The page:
New York, NY – December 20, 2018 – Top show jumper Georgina Bloomberg of New York, NY, has been rebuilding her string of horses in 2018 and is headed into the 2019 Winter Equestrian Festival in Wellington, FL, with a barn full of talented horses. And after top placings with Chameur 137 in fall World Cup qualifying classes, she’s sixth in the Longines FEI Jumping World Cup™ Standings – North American Eastern Sub-league and aiming for the 2019 Longines FEI Jumping World Cup™ Final in Gothenburg, Sweden in April.
“That’s definitely my goal, now that I have the right horse for it,” Bloomberg said. “This year in Florida my priority will really be [the final two World Cup-qualifying] classes with Chameur.”
Bloomberg competed in the 2005 FEI Jumping World Cup Final in Las Vegas, NV. “It never worked out timing-wise with having the right horses,” she said. “It’s also hard to qualify for World Cup Finals. It’s a long process and you need a lot of luck in the right classes. Between not having the right horse, my back surgery [in 2011], a few horse injuries and having Jasper [in 2013], it’s been something every year. But hopefully it’ll come together this year.”
Chameur 137, a 10-year-old Westfalian gelding (Cayetano L—Gina, Grossadmiral) joined Bloomberg’s stable in August and in just their third show together, they placed fourth in the $100,000 Longines FEI Jumping World Cup™ Sacramento in October. Just two weeks later, they took third place in the $100,000 Longines FEI Jumping World Cup™ Del Mar. They finished the fall in November with ninth place in the $135,000 Longines FEI Jumping World Cup™ Las Vegas.
“We’ve had to test him in all kinds of different situations—he’s had to go on grass twice, indoors, and he’s been super,” Bloomberg said of Chameur. “I think he’s one of those horses that we’re so lucky to have in that he can go into any venue and excel at anything. After a couple of years of not having the right horse, I know to take advantage of it when you do have the right horse, because you never know how long it’s going to last. You have to really appreciate it and show them. We decided to do as much as we could with him, and then he’ll have a little break.”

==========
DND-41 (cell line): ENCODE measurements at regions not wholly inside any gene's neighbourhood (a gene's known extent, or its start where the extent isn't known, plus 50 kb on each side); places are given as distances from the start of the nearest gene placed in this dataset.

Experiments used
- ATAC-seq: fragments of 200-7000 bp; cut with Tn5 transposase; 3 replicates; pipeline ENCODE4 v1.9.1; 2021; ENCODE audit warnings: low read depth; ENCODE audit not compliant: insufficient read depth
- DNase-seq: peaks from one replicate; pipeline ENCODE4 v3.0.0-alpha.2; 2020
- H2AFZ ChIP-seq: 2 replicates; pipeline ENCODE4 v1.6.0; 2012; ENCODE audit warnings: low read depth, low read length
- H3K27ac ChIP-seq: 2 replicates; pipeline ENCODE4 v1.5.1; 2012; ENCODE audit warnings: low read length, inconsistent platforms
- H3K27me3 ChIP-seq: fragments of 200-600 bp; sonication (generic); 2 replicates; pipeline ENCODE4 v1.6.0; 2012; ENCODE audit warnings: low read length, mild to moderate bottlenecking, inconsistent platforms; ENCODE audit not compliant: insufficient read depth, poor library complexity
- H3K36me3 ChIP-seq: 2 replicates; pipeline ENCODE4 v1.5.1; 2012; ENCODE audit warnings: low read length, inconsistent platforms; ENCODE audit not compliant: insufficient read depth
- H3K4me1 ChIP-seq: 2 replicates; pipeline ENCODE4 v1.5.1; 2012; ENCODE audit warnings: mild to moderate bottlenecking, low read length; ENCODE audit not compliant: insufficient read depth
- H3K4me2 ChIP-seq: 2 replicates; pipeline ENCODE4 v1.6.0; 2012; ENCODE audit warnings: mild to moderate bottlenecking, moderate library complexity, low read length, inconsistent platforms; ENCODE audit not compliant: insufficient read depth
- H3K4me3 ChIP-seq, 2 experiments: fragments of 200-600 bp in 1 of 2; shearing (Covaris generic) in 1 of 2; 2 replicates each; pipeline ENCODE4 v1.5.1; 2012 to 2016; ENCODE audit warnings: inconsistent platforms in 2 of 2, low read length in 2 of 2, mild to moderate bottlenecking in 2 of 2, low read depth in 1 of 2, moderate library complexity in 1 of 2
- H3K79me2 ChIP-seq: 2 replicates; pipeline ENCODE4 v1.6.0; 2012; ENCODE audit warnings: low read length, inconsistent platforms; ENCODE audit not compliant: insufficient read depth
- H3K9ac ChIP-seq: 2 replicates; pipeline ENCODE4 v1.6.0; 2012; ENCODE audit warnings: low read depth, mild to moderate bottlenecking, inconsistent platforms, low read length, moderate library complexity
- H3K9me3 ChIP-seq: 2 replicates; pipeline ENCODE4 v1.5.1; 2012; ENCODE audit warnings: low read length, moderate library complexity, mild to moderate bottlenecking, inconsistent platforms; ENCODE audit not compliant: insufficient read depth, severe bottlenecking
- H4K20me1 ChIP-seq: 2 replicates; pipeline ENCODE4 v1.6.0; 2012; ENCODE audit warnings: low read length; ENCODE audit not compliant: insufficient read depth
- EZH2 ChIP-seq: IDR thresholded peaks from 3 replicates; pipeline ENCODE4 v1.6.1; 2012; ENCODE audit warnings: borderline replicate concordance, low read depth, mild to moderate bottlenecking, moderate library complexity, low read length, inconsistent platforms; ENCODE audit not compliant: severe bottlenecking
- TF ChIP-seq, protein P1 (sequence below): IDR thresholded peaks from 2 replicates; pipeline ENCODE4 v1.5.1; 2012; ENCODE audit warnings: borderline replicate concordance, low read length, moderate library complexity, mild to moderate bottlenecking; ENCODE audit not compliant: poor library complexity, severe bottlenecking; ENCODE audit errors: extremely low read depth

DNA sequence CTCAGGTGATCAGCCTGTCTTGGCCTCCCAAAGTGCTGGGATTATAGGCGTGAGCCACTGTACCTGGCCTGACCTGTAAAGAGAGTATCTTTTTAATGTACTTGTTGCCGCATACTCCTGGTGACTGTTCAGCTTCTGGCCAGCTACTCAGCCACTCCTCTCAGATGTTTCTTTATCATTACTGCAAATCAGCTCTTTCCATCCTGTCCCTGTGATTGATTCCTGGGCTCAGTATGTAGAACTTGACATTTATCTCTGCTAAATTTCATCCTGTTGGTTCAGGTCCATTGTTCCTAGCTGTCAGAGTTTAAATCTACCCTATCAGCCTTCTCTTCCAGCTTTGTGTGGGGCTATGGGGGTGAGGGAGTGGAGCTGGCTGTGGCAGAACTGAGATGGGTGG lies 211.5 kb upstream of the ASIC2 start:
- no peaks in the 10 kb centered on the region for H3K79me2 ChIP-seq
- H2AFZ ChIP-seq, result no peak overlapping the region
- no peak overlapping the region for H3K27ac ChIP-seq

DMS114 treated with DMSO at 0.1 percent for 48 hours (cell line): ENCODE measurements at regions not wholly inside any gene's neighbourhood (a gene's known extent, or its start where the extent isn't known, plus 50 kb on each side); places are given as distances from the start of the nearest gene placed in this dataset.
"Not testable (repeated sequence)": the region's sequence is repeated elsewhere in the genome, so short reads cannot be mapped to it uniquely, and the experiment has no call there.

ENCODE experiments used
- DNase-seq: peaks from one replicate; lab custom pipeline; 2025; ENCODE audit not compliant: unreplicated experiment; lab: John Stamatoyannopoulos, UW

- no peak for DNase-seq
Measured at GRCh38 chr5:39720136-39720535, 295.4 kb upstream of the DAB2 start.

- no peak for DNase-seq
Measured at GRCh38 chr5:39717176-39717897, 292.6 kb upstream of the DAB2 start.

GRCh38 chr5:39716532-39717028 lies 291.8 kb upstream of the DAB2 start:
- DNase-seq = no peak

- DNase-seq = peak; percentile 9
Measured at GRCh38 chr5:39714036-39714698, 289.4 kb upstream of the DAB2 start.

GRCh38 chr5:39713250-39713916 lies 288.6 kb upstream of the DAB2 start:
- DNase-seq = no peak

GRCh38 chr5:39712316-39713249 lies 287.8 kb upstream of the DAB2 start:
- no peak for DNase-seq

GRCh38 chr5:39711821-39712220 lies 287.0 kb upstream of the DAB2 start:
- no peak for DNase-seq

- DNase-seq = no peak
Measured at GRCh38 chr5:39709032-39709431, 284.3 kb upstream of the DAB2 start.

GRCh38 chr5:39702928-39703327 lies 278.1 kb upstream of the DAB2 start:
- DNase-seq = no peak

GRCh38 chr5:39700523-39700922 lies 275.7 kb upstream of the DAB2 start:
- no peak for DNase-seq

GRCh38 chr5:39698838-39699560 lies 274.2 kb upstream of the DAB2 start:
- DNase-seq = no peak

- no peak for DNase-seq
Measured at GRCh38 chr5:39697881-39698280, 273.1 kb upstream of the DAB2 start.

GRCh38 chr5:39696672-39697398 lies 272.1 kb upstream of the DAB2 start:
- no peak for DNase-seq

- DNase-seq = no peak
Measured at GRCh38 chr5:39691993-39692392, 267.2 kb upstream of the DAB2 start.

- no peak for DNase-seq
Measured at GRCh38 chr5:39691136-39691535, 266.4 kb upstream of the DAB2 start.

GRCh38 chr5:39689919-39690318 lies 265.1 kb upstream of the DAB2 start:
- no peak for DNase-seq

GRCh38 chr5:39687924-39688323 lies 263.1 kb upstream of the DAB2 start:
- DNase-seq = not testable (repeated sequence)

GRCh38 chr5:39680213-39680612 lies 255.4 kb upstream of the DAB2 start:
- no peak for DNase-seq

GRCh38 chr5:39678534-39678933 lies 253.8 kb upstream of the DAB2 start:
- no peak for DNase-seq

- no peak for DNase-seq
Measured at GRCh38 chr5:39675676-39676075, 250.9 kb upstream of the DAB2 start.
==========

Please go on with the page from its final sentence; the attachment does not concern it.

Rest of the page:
Chameur’s first grand prix class in 2019 will be the Longines FEI World Cup™ Jumping Wellington at the Palm Beach Masters CSI4*-W at Deeridge Farm in Wellington, FL, on January 30 – February 4, but Bloomberg plans to show him in some smaller classes earlier in the year as well.
“We’re still learning about him. I’m looking forward to doing a couple of smaller classes and getting to know him, because when he arrived, we went straight into the grand prix classes,” Bloomberg said. “I’ve never jumped 1.40m with him—I’ve only ever jumped grand prix level with him. So I’m looking forward to jumping in some 1.35m and practicing some jump-off turns and getting to know him a bit more. He definitely has a lot of energy and blood, so I think he’ll be the type of horse that gets better the more he goes, but that’s one of the things we’ll have to figure out more about him.”
For the grand prix classes, Bloomberg will also have Manodie II H, Crown 5, and Quibelle. Her mount for team bronze at the 2015 Pan American Games, Lilli, is preparing to show again, and Cliff Z, Calista, and the homebred South Street are also ready to jump.
With the two gray mares Paola 233 and Cessna 24, Bloomberg plans to be competitive in the 1.45m and 1.50m classes. Paola 233 won the $30,000 Boars Head Jumper Challenge at the Hampton Classic and the $50,000 International Jumper Speed Final at the Washington International Horse Show. Cessna 24 placed third in the $36,500 Grand Prix Qualifier at the Del Mar International. “I have a nice, strong string for circuit,” she said.
The Florida circuit is also where Bloomberg plans to debut an exciting young prospect, the Australian-bred stallion Tulara Colmine. She bought the eight-year-old warmblood, who had been jumping at the 1.35m level in Europe with Julia Lynch, in September. In addition to some younger horses she’s been bringing along,
Bloomberg also has an eight-year-old homebred, Manhattan, to show. “I think he shows a lot of promise and a lot of scope, and hopefully will step into some bigger classes by the end of the year,” she said. “I think it’s always important to have one or two really good young horses that you believe in and can plan for, so we don’t come to the end of the year and need to fall back on horses that aren’t there. I think you always have to be planning for the future.”